But yup. AR-15. 30-06. Shotgun. .22 rifle. 1911 Handgun. Everybody should have those guns available in their families in my opinion. Shotguns, particularly buck shot, is best used for either home defense, or bird hunting. I usually used my pistol for home defense though because it's easier for me to guard my pistol than a rifle. Shotguns are good though for when you don't want to have to worry too much about aiming; creates a spray of shrapnel basically, which is why they're so good for bird hunting.

Have you ever tried to shoot a moving flying bird with a handgun or a .22? .....It's hard. It's really really really really hard lmao. MUCH easier with buck shot. XD
 

Starlight99

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I'm certainly hoping they aren't loaded. The bottom gun has something I mistook for a bullet in there, but it looks more like part of the gun than it does a bullet. I don't think the bottom one is the Remington 700, which definitely works out for the better.
 

dogboy

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It looks like the 30 : 6 doesn't have a clip in so it should be safe. If I were you, I'd take them to a gun store. If you don't want them around, you could sell them, but I don't think they would have much value, given their condition.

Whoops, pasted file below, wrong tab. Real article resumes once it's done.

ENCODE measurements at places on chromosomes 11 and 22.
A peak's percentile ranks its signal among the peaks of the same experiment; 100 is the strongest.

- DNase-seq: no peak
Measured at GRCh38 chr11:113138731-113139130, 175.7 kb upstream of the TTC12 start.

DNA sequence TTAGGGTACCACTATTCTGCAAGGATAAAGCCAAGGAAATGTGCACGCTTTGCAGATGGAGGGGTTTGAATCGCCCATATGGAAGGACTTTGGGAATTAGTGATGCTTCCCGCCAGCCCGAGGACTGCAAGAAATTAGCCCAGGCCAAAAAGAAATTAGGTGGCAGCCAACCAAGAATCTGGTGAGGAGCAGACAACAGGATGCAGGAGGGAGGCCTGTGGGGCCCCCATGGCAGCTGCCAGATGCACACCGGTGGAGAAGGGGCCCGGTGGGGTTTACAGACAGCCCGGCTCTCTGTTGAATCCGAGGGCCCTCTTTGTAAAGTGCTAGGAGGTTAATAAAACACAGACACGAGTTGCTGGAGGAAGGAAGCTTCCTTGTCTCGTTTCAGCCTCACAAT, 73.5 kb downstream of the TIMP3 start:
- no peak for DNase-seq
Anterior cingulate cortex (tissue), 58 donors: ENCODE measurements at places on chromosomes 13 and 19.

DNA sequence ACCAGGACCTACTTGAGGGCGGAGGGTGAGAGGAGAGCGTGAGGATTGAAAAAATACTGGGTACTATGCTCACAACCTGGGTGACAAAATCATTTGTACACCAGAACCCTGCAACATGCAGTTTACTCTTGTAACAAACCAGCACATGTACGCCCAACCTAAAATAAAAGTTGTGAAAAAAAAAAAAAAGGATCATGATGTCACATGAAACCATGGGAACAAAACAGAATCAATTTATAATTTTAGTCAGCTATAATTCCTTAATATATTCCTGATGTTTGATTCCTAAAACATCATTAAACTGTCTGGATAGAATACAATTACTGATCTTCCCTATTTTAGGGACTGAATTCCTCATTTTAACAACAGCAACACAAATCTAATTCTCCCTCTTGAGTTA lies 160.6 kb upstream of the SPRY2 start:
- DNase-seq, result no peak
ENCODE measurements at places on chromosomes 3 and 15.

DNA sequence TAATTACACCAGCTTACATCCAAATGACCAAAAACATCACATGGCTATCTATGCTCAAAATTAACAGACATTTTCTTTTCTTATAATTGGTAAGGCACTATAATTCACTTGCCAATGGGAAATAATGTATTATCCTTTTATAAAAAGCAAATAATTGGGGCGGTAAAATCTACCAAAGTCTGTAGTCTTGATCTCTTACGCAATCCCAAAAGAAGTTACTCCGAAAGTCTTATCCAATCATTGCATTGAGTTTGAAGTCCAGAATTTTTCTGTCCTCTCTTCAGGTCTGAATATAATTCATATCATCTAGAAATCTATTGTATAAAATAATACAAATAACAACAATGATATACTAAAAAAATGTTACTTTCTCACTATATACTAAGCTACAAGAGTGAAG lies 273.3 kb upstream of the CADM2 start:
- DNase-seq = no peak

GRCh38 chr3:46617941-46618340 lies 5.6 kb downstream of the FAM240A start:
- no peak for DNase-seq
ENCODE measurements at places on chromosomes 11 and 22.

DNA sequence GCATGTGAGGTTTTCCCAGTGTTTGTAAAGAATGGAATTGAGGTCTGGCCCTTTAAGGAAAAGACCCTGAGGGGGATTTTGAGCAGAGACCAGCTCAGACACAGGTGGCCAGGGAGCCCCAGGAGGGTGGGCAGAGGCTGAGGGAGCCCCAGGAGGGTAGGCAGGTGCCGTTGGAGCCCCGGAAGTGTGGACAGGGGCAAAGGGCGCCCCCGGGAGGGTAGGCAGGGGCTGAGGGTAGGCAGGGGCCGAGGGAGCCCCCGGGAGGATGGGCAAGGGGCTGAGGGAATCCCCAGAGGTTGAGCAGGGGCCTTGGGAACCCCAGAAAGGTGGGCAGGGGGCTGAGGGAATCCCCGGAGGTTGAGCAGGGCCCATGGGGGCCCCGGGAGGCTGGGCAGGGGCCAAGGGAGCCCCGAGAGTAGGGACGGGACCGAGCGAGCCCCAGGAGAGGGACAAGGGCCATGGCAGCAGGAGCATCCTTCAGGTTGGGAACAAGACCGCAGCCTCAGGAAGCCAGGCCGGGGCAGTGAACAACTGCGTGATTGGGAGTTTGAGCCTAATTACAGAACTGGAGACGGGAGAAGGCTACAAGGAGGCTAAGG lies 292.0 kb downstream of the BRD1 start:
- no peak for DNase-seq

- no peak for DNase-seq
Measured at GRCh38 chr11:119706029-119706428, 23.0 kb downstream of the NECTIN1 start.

BabyTyrant

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Well, old guns can be worth a lot if it is some rare/desirable (discontinued) model, you never really know, some models of guns have not changed too much in decades.

At the very least I would go to a gun store and see what kind of money they are worth as they could be worth more than you think, and just because you don't like guns doesn't mean nobody else should be able to enjoy them (if they are functioning guns somebody could use them for something).